And now returning to Oxford for another look back…
World War I
The 100 year anniversary of the start of World War I, which was acknowledged heavily. In our college common room is engraved the names of those in just our small college who were killed in World War I. World War II is over another mantle in the common room. It is a sobering reminder anytime I’m in there, but particularly so on this anniversary year. Our college is one of the smaller ones and their sacrifice was so great. Multiply that by all the colleges that comprise Oxford University and the loss must have been devastating. Seeing the names reminds me of the beginning of Chariots of Fire, which takes place just after the war:
“…name after name which I cannot read. And which we, who are older than you, cannot hear without emotion. Names which will be only names to you, the new college, but to us summon up face after face full of honesty and goodness, zeal and vigor.” -Chariots of Fire
I took a long walk one of the days I was feeling well, planning my next writing project, and upon getting lost stumbled upon this.
This is the imp who lives in our college.
This is the front gate of the college, which are normally only closed at night, which were closed and locked (we could enter with a key) during a busy Saturday, due to conflicting protests and counter-protests to do with the Middle East. Everything was very peaceful and didn’t come near our college, but the precaution was sobering reminder of the state of the rest of the world and how many scared and hurting people are on both sides.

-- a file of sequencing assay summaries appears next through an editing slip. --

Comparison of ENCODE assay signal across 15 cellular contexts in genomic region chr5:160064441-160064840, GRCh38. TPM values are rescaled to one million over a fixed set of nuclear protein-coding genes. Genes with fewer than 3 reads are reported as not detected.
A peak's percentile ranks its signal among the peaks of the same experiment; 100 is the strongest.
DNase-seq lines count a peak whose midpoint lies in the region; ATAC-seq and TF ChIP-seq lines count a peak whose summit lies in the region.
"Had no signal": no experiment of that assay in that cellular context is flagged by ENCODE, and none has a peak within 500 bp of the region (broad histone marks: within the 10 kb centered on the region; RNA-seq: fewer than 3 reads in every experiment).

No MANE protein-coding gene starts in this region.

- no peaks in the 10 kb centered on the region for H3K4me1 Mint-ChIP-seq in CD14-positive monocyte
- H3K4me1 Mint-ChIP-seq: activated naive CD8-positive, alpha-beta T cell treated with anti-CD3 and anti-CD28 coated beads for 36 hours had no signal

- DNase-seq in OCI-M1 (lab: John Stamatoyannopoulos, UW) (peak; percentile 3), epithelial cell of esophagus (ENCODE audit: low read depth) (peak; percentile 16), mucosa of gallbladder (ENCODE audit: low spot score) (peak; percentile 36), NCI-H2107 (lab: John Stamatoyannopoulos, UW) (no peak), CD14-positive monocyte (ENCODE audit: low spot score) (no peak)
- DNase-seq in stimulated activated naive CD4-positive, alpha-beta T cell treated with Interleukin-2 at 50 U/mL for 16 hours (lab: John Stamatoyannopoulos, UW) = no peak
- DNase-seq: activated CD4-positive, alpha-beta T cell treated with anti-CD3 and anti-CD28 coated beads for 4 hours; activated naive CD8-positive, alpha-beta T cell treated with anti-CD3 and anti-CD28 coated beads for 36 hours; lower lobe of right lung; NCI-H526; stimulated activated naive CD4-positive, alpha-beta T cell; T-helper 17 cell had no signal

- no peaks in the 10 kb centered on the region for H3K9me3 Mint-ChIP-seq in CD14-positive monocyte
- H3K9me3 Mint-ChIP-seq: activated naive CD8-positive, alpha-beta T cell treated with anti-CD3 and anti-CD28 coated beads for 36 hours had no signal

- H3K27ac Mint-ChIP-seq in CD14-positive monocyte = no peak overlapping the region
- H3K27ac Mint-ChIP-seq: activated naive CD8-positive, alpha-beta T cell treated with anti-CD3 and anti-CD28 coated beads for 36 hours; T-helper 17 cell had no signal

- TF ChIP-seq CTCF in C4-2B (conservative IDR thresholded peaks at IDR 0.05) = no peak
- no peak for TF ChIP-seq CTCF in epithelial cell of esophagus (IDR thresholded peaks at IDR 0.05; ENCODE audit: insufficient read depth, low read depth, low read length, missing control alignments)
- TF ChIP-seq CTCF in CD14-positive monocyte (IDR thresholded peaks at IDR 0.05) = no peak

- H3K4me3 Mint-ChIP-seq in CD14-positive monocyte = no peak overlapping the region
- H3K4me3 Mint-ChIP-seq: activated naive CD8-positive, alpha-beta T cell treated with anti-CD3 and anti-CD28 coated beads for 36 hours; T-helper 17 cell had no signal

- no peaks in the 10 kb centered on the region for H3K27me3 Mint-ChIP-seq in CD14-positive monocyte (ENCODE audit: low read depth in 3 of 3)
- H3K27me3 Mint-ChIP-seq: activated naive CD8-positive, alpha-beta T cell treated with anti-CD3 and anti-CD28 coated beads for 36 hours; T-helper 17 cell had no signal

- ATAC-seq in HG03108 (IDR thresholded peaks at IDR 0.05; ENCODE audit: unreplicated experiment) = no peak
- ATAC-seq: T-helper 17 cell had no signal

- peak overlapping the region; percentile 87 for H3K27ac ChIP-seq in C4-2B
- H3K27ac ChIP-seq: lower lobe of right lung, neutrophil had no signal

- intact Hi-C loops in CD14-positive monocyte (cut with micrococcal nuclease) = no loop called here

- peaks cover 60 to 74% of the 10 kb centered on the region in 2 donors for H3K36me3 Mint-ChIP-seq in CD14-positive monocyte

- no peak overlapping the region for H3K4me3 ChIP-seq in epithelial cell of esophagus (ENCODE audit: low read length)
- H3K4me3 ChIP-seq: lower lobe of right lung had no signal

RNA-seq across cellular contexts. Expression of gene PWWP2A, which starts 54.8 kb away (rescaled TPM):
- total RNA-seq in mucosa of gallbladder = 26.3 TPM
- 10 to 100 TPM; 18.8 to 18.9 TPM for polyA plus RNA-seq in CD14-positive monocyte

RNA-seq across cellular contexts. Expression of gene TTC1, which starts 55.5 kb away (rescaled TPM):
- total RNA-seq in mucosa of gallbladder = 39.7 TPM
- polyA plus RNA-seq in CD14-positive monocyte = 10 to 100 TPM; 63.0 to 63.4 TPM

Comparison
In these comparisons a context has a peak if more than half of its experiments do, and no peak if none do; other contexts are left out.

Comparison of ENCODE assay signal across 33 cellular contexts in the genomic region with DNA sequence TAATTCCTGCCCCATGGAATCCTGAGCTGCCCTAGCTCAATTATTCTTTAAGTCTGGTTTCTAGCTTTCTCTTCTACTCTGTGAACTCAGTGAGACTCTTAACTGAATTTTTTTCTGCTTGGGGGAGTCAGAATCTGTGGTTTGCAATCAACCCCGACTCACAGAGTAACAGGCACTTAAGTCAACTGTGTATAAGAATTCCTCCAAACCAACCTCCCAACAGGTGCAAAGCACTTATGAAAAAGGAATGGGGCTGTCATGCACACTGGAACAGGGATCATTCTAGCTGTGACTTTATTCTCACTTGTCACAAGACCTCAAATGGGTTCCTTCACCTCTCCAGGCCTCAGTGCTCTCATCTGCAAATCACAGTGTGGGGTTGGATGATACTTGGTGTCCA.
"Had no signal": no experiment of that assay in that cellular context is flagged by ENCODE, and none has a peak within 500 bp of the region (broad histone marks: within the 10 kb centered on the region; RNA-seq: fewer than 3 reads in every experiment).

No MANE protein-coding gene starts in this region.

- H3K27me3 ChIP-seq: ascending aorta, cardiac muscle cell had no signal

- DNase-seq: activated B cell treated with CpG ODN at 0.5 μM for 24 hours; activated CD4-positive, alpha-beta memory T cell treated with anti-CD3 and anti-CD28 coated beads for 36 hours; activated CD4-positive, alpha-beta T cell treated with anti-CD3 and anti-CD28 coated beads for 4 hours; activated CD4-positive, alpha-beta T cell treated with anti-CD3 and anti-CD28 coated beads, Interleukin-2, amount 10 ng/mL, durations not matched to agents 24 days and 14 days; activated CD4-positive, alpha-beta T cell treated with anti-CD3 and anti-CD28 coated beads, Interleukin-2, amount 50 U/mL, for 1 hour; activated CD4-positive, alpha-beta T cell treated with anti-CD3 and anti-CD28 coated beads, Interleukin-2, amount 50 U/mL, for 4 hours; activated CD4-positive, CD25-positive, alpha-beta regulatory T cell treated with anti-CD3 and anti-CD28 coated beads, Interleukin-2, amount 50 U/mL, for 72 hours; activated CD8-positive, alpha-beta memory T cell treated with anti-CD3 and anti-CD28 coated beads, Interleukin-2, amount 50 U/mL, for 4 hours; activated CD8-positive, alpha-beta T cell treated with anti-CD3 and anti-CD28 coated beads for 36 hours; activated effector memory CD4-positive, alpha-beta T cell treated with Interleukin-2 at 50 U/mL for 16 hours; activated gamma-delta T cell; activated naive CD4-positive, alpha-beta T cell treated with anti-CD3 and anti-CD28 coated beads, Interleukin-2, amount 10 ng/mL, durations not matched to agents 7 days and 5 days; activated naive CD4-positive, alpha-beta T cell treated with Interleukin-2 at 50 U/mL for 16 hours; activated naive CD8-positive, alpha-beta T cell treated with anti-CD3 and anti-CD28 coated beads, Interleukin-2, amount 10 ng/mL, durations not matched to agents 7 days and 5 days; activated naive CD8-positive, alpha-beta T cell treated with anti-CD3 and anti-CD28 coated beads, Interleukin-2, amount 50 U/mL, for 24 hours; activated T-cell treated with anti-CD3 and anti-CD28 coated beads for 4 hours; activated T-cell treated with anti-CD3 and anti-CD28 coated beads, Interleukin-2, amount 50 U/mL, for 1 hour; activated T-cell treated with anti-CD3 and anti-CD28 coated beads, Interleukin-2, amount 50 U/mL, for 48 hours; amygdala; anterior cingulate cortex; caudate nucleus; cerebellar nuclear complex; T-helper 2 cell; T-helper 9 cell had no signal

Punting Trip! There were four or five boats in our little flotilla.
Then a storm blew in.
Sunset view from a riverside pub, the first stop on our end-of-term pub crawl
Then there was graduation, so well attended that some of us watched it live streamed from the pub.
After saying tearful good-byes at breakfast, I took a walk around the city the morning we checked out to say good-bye to the city itself. I had been in bad shape the night. The illness I battled earlier in the summer had come back much stronger, and particularly bad in a respiratory sense. I spent a frightened night trying to pack and also breathe and terrified I was going to end up in the hospital and missing my flight. I am truly indebted to the amazing friends who helped me out that morning, making a scary thing much less scary. I just remember feeling so thankful as I took this walk. Sad to leave, but thankful for a magical summer with amazing friends.
My final view of London from the hotel:
My final view of the “pleasant pastures green”